My 17th birthday was on a Friday. I woke up to some lovely cards from my family, happy birthday messages from friends and a couple posts on Facebook. I went to school. Around early afternoon, an hour or so before classes let out, I received a text from a friend of mine: “Dude listen to this shit now, it’s insane.” I went into the bathroom, turned my earbuds up, and listened to “HEAT” by Brockhampton (which I soon discovered had no relationship to the Hamptons), off of an album called SATURATION. All the songs were in caps and four letters long. I had no idea what I was about to listen to. It absolutely blew my mind and kickstarted my love for the sprawling, ambitious, raw collective of artists. Brockhampton ended up dominating the music scene of 2017, dropping three stellar albums between June and December, while widely expanding the concept of what hip hop should discuss, sound like or be defined by. They went from a blip on the radar to a revolution within a matter of months.
Almost a full year since SATURATION came out, Brockhampton was faced with a brutal reckoning. Ameer Vann, a member of the group and widely considered to be its best rapper, was accused of sexual assault. The ensuing controversy split the fan base in half. The allegations against Vann were bad, but some fans argued that it wasn’t enough to justify exiling him. After a few half apologies and non -answers, the band released a statement that Vann was officially out, and that their upcoming album, PUPPY, was indefinitely postponed. Brockhampton’s future was thrown up in the air, and the members retreated to Hawaii and then to London in order to regroup from the media fallout as well as to record their new project. After dropping three singles over the summer and announcing upcoming concert dates, the band announced an untitled album to be released this September. That album is “Iridescence,” and it dropped on September 21.
As a fan of the SATURATION trilogy, the first thing I noticed about Iridescence is its differences from the music Brockhampton released last year. The starkest distinction is the production of the album. The beats are fuller, have a cleaner mix and feature far more variation than those on the SATURATION trilogy. The album incorporates string sections on multiple songs, which are done tastefully and beautifully, bringing to mind a “Late Registration” era Kanye West. Brockhampton was formed over a Kanye reddit forum, so it makes sense that his influence is worn on their sleeves. On “SAN MARCOS,” a ballad on the second half of the album, the beat is based around an acoustic guitar part, a major departure from anything else the band has recorded. It’s clear that BROCKHAMPTON is using their new record deal with RCA and recording budget (“Iridescence” was recorded at Abbey Road Studio in London whereas the SATURATION trilogy was recorded at the group’s home in Los Angeles), to its fullest extent.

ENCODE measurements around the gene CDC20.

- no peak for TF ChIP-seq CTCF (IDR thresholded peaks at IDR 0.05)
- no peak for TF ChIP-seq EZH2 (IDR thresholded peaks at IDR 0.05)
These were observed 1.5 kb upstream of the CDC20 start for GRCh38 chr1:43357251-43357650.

Another massive difference between this album and previous ones is the role that each of the rappers and singers play on each track. Vann’s departure of seemingly left a vacuum within Brockhampton’s sound, as Vann arguably had the most consistent verses on their prior albums, but his presence was not missed. Dom McLennon and Matt Champion, who undoubtedly had standout verses on the SATURATION trilogy but never shined as brightly as Vann, brought absolutely filthy verses on every Iridescence track they were on. McLennon’s verse on “HONEY” stands out to me as the best on the entire album, sounding like a cross between Q-Tip and Andre 3000 in the absolute best way. Merlyn Wood, a member who was mostly known for his high energy unpredictability on the SATURATION trilogy, had a few more laid back verses on “Iridescence,” and it suited him brilliantly. His lines rode each beat effortlessly, and were constantly impressive.
The artist that disappointed me the most was Joba. Joba has a tendency to be a wildcard on any song he’s on, proving his unbelievable talents as a vocalist on songs like “FACE,” or his in-your-face energy on songs like “HEAT.” The issue with Joba, is that he decides to use all of his vocal inflections—all at once. It sounds gimmicky at times and is downright irritating on occasion. When I reached the last half of the album, I found myself hoping he wasn’t on a track because of how exhausting it was to hear all of his different voices. It was like listening to Eminem, in the worst possible way.
Brockhampton is a boyband (they’re strict on the terminology) comprised of a multitude of massively talented musicians. When their chemistry as vocalists and rappers clicks with the outstanding production, there’s no stopping them. Their creativity will continue to shape music for years down the road.